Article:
How can this be changed? The easiest way to do this is to choose only two double barriers instead of three, thus obtaining three sectors.

This is how it looks then:

The 5-circuit, 3-axle Luan Labyrinth
The 5-circuit, 3-axle Luan Labyrinth

The entrance to the labyrinth is on the 5th circuit and the entrance to the center is again from the 1st circuit as in the four-axis labyrinth.

Now we want to work a bit more on the reshaping. What would it look like if I arranged only 3 circuits instead of the 5?

The 3-circuit Luan Labyrinth
The 3-circuit Luan Labyrinth

Now this is very reminiscent of labyrinths shown earlier in this blog (see related posts below), especially the 3 circuit Chartres labyrinth.

Very topically to this Denny Dyke offers a necklace with pendant with exactly this labyrinth on his website:

Necklace from Circles in the Sand
Necklace from Circles in the Sand

This shows once again how interesting the subject of labyrinths can be.

Related Posts

Labyrinths with Pseudo Single-Barriers 

In my last post I have introduced the pseudo single-barrier, presented the two only historical labyrinths with pseudo single-barriers I am aware of, and have shown an own labyrinth with 2 axes, 3 circuits and one pseudo single-barrier (see: related posts, below).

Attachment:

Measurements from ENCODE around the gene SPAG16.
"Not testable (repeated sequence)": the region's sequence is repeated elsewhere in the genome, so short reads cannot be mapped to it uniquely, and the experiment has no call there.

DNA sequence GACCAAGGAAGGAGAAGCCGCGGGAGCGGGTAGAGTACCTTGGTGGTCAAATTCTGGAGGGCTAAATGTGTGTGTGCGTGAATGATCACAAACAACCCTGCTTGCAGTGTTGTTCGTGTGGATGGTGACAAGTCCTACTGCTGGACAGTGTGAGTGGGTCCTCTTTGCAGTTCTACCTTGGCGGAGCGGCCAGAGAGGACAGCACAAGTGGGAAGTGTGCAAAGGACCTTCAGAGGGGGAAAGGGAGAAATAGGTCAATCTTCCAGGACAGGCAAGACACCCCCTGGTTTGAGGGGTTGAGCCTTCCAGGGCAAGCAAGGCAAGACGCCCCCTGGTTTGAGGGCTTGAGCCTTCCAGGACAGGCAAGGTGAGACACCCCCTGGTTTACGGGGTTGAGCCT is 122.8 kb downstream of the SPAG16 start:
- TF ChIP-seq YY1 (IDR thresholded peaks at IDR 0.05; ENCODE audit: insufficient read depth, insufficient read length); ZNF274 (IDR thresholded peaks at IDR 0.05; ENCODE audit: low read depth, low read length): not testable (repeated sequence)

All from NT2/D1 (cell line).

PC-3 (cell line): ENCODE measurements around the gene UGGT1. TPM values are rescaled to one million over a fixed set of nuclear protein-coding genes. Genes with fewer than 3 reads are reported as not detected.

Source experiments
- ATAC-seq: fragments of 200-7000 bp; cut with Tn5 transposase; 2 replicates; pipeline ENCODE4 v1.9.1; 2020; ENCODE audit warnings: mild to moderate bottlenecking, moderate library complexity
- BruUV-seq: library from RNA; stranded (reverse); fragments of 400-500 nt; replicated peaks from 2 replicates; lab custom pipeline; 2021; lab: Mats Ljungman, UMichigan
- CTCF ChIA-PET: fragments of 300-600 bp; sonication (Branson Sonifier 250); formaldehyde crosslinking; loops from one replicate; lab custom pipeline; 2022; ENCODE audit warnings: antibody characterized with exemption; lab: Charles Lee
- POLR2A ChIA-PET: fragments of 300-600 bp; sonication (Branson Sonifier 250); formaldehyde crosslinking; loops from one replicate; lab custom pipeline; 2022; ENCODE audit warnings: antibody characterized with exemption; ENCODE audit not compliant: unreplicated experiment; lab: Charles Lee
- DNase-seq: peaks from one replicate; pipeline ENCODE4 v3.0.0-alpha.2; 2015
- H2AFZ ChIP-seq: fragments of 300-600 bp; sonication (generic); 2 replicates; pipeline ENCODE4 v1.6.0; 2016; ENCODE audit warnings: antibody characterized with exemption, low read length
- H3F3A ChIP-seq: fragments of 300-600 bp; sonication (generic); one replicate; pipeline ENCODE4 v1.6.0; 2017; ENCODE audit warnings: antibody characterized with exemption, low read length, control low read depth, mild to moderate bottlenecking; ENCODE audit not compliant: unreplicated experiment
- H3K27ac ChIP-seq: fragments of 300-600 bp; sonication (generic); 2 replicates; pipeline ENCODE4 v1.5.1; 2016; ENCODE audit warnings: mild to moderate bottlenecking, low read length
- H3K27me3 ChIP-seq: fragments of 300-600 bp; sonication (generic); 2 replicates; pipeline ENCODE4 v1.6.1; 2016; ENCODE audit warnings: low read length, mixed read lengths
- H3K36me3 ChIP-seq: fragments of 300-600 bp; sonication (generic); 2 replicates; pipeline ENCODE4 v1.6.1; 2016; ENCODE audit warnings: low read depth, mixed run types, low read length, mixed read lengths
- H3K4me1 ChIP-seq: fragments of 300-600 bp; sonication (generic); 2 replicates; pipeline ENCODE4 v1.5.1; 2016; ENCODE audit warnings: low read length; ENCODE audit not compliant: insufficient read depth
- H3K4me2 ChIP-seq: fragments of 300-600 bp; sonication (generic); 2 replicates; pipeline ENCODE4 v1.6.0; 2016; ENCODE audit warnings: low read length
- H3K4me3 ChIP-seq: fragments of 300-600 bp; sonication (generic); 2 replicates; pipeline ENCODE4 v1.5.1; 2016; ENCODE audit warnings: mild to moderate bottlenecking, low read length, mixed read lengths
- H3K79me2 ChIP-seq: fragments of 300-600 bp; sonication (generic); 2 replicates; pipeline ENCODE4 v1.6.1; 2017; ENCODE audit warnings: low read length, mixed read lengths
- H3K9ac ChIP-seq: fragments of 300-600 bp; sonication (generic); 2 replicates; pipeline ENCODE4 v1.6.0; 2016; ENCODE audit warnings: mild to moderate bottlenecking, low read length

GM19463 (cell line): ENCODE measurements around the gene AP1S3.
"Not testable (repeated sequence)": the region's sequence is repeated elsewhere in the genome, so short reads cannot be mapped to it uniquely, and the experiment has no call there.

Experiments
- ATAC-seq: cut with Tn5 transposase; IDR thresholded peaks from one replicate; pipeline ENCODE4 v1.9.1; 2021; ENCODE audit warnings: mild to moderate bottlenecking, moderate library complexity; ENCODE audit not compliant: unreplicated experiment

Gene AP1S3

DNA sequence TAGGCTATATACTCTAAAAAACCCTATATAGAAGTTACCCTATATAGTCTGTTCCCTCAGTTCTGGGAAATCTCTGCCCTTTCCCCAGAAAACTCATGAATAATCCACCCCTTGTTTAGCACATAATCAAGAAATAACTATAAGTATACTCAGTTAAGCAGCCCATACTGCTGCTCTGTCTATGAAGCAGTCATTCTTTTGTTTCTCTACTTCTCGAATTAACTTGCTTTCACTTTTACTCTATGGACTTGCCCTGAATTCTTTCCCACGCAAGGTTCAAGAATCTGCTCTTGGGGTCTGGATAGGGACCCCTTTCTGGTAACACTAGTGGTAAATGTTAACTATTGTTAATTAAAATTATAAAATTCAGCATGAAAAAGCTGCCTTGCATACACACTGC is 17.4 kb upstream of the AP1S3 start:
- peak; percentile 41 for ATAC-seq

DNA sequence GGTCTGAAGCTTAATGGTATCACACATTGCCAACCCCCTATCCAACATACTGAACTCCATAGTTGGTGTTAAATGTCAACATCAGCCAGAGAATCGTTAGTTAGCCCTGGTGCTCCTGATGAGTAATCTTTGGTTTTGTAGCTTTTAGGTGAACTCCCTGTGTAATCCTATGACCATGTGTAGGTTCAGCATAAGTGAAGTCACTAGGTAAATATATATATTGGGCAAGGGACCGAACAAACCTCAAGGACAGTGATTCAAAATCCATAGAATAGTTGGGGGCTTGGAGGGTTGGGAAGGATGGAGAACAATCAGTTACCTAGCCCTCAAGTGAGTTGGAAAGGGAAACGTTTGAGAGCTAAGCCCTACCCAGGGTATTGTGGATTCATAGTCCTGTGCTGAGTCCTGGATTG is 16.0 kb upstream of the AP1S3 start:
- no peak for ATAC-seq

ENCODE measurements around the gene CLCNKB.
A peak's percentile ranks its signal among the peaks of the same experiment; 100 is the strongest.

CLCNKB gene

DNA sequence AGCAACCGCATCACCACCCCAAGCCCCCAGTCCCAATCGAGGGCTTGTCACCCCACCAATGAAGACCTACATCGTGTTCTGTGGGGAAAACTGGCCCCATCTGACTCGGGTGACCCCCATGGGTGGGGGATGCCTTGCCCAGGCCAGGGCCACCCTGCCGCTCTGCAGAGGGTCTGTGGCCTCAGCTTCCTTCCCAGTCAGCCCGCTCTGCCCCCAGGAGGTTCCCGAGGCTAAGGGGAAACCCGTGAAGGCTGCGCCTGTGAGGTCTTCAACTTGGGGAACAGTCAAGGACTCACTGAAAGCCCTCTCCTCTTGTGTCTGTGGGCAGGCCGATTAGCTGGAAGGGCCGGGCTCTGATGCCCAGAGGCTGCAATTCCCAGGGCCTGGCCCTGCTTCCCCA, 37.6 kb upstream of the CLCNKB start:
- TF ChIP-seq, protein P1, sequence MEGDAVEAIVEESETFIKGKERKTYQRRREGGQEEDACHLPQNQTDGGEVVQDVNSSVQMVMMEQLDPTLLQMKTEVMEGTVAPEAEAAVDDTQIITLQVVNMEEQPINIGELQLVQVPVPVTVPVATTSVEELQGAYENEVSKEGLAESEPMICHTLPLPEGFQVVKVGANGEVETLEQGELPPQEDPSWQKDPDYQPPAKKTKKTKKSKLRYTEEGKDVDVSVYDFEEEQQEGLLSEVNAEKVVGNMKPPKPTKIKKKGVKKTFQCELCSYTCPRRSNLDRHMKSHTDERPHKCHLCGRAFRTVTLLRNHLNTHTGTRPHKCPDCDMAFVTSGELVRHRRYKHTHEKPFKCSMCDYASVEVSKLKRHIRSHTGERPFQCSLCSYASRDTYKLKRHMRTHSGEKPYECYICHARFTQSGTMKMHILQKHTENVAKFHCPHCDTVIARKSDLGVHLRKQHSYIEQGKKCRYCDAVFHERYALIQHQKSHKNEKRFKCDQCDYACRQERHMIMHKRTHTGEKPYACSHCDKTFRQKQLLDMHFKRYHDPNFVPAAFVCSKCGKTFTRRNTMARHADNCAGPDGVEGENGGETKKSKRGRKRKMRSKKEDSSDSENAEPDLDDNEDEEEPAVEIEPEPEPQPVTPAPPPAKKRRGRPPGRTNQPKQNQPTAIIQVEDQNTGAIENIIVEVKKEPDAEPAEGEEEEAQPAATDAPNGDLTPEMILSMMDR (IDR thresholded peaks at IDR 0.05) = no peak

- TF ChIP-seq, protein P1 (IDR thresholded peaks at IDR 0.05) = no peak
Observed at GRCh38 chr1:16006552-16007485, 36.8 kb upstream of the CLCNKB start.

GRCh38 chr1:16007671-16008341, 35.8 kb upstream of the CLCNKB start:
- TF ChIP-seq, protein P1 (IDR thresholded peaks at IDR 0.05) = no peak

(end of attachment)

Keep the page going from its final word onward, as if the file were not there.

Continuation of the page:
The pattern for this labyrinth with 2 axes and 3 circuits can be easily enlarged, such that labyrinths with multiple axes and exclusively containing pseudo single-barriers can be designed. Figure 1 shows a labyrinth with 3 axes and 5 circuits with 2 pseudo single-barriers. 

Figure 1. Labyrinth with 3 Axes and 5 Circuits
Figure 1. Labyrinth with 3 Axes and 5 Circuits

In fig. 2, a labyrinth with 4 axes, 7 circuits and 4 pseudo single-barriers is presented. 

Figure 2. Labyrinth with 4 Axes and 7 Circuits
Figure 2. Labyrinth with 4 Axes and 7 Circuits

Figure 3, finally, shows a labyrinth with 5 axes, 9 circuits and 8 pseudo single-barriers. 

Figure 3. Labyrinth with 5 Axes and 9 Circuits
Figure 3. Labyrinth with 5 Axes and 9 Circuits

All pseudo single-barriers are situated in the side axes. Furthermore, they are placed such, that the pathway always in its movement forward skips two circuits from the outside in without changing its direction. In the movement backward, the pathway follows a serpentine pattern. 

This pattern can be extended so that labyrinths with any desired number of axes with pseudo single-barriers can be generated. 

Related Post: